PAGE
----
The motivation of the Indonesian authorities not only to allow the trial but also to endure its risks and delays may be useful to understand. Malaria is a serious and ongoing threat to millions of Indonesians, especially members of its armed forces who work in high-risk settings. The army is keen to develop practical solutions to malaria threatening its personnel. Likewise, the Ministry of Health has declared a goal of malaria elimination in a stepwise fashion in the coming decades and sees vaccines preventing malaria infection as a potentially useful tool in realizing this aim. However, the global focus of vaccine research on the African malaria problem in infants and young children offers little directly relevant evidence for the malaria problem in people of all ages and relatively little naturally acquired immunity. Which vaccines may be most useful in the Indonesian setting, civilian and military personnel alike, is an open question that is currently lacking direct evidence. Ideally, the IDSPZV1 trial will begin to close that gap and inform real strategies with robust and relevant clinical evidence.

ACKNOWLEDGMENTS

We are indebted to General (Ret.) Andika Perkasa, PhD, Dr. Nafsiah Mboi, MD, Prof. Ari Fahrial Syam, PhD, Major General Budiman, MD, Major General Purwo Setyanto, MD, Prof. Herawati Sudoyo, PhD, Lt. Col. Irwan Suriswan, Col. I Ketut Sukarnata, DMD, and Safarina G. Malik, PhD, who offered significant support to this clinical trial. We are also indebted to members of the clinical research team representing the Oxford University Clinical Research Unit Indonesia, the Eijkman Research Center for Molecular Biology, the Faculty of Medicine Universitas Indonesia, and the Health Services of the Indonesian Army: AA Raka Pratama, Ahmad Rizal, Aldi B. Karubuy, Ananda E. Pratiwi, Annisa M. Pratiwi, Arsanti Qodariyah, Asep Sutisna, Dedi Sudiana, Desinta Rahmawati, Dian Surtiningsih, Dwi L. Atmadinata, Eka Yuninda, Febri D.P. Maryati, Feny Nofianti, Fitri Lestari, Fuad Alhadi, Hendra, Hermina K. Bere, Icha M. Putri, Ichsan Kalbuadi, Indra Fitriani, Jatri Ningrum, Jeny, Karina Dian Lestari, Khairunnisa Puspatriani, Leily Trianty, Lia Waslia, Margareta Oktaviani, Marillyn M. Tamburian, Mario Vernandes, Mewahyu Dewi, Michael Christian, 1st Lt. Muhammad Dega Widiartha, Muhammad Rustam, Novi D. Susilowati, Nunung Nuraini, Nurfajeri, Nurul Muyasaroh, 1st Lt. Randi Sagasiousman, Rara Aulia, Ridwan Hidayat, Samuel Manalu, Rizky A. Juliandi, Saraswati Soebianto, Sela Marlina, Sisca Karo, Soraya Weldina Ragil Dien, Sunardi, Syavira Cahyaningati, Theresa Valleri, Tiot Karubuy, Ungke Antonjaya, Wike Nur Veranike, William Ryan, Willy Augustine, Winahyu Handayani, Yulia D. Permaisuri, Yanie Tayipto, and Yulia Widya Santy. Gratitude is likewise owed to the Data Safety Monitoring Board: John Sanders (Winston-Salem, NC), WRJ Taylor (Bangkok, Thailand), Narain Punjabi (Jakarta, Indonesia), and Soroy Lardo (Jakarta, Indonesia). We are grateful to Lt. Col. Ahmad Fauzi, Maj. Zulfikar Rakitadewa, Lt. Kennedi Siregar, and Lt. Anugrah Manggala Yudha, MD, each of whom contributed throughout study operations in their battalion. Moreover, we thank the soldiers who accepted responsibilities and regular duties as members of our research team: SGM Adi M. Hasugian, CMSgt Wilianda Saputra, 1st Sgt. Agustinus A. Limbong, 1st Sgt. M. Hosni, 2nd Sgt. Ferry Hariansyah, 2nd Sgt. Janri H. Nasution, PVC Bayu Gustia, PVC Dedek A. Suhendar, PVC M. Agus Suprianto, PVC M.H. Damanik, PVC Rafi K. Azizkan, PV2 Abi M.S. Hasibuan, PV2 Adhe S. A. Yudo, PV2 Dani Zulpadri, PV2 Dedi Gunawan, PV2 Dodi S. Panjaitan, PV2 Hasrat Mendrofa, PV2 Isro Ainarwoman, PV2 Ketut M. Muharrom, PV2 Komang E. Gunawan, PV2 Mursal Pandeli, PV2 Nicolas R. Manik, PV2 Riyo Anggara, PV2 Satria Irawan, PV2 Totok Purwoto, PV2 Wahyu T. Kuncahyo, PVT Adrianto, PVT Azi Kurniawan, PVT Dewa Wardana, PVT Hario W. Kusuma, PVT Imam Ghozali, PVT M. Alfandi, PVT Muhammad Fikri, PVT Muslimin, PVT Putra Salim, PVT Rahmat Hidayat, PVT Rahmat H. Rambe, PVT Risma Syahputra, PVT Rogi D. Putra, PVT Salman Syahputra, PVT Yopi Anggara, PVT Nyana Rusdianto, PVT Yego Prawanda, PVT Yoel Zagoto, and PVT Zeki M. Habli. We are grateful to Prof. Chris Conlon and Edward Gibbs at the University of Oxford who promptly and effectively intervened with our critical chloroquine supply problem. We express sincere gratitude to the soldiers, officers, and commanders of the Army of the Republic of Indonesia who enthusiastically participated and supported the commencement of this study.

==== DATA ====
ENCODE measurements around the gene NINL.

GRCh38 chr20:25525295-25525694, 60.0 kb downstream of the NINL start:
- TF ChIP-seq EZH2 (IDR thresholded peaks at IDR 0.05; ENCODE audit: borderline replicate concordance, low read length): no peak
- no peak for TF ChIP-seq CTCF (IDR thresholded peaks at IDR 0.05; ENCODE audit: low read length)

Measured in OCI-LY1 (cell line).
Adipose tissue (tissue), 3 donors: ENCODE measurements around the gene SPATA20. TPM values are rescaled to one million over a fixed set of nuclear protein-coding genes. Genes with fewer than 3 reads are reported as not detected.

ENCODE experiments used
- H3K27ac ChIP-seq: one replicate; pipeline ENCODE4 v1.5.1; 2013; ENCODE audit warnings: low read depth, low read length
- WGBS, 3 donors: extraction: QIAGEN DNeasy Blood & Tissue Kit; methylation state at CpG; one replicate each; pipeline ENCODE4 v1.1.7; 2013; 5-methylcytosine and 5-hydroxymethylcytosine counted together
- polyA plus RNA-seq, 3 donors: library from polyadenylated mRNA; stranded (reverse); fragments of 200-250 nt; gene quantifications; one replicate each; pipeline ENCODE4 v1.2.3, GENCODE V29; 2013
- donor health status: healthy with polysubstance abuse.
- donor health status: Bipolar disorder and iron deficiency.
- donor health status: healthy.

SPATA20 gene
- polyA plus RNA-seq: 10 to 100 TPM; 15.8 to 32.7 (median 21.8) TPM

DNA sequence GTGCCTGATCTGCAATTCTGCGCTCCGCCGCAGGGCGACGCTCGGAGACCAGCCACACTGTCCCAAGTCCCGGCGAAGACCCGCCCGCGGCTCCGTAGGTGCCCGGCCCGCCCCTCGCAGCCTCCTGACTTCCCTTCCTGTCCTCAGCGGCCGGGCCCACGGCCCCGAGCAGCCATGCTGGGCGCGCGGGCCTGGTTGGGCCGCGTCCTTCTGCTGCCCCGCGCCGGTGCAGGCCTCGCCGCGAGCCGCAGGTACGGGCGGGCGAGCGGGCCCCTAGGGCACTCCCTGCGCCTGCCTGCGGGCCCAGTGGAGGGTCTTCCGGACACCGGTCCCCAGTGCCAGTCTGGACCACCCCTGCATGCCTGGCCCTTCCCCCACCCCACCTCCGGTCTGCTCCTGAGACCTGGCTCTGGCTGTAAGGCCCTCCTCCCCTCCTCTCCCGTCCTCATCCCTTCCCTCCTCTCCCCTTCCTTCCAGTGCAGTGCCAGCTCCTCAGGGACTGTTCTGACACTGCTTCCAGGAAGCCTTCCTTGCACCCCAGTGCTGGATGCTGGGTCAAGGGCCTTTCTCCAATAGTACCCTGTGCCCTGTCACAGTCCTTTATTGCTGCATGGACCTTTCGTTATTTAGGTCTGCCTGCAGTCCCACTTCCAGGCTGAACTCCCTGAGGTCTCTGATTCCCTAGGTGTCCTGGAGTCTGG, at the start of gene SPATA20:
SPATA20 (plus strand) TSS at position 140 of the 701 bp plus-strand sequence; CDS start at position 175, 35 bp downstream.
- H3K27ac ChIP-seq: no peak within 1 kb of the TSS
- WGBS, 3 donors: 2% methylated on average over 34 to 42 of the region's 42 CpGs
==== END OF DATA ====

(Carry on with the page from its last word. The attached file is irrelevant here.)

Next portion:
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Author Notes

Financial support: This research is funded by an award from the Congressionally Directed Medical Research Program (CDMRP) to Sanaria Inc. and clinical trial agreement with University of Oxford. The content of this article is solely the responsibility of the authors and does not necessarily represent the official views of the CDMRP.